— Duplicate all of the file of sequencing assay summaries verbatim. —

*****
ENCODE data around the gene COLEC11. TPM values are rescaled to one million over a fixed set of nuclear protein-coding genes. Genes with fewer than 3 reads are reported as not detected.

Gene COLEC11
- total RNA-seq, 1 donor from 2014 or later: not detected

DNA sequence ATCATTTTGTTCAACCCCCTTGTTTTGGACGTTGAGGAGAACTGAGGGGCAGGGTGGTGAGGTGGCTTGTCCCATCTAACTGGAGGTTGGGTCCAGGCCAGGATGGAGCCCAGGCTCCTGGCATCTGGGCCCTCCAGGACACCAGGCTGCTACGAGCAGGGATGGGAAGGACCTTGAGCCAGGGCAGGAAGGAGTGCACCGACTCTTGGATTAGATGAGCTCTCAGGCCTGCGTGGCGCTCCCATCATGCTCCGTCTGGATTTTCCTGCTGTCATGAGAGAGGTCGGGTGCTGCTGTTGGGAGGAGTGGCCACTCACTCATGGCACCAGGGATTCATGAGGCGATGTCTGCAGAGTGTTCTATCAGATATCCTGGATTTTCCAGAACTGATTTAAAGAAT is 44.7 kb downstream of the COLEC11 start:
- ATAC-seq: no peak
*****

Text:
ENCODE data around the gene COLEC11. TPM values are rescaled to one million over a fixed set of nuclear protein-coding genes. Genes with fewer than 3 reads are reported as not detected.

Gene COLEC11
- total RNA-seq, 1 donor from 2014 or later: not detected

DNA sequence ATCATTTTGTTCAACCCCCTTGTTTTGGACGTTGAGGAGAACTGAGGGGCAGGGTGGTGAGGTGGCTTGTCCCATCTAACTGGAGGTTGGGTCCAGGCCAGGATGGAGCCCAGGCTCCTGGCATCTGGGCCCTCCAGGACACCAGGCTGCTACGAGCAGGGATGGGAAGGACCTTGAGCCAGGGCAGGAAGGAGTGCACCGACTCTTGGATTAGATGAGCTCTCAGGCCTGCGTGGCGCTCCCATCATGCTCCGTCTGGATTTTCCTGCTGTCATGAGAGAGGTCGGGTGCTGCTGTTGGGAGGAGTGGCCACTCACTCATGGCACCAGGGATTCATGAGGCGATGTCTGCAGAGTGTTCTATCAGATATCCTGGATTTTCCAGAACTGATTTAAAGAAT is 44.7 kb downstream of the COLEC11 start:
- ATAC-seq: no peak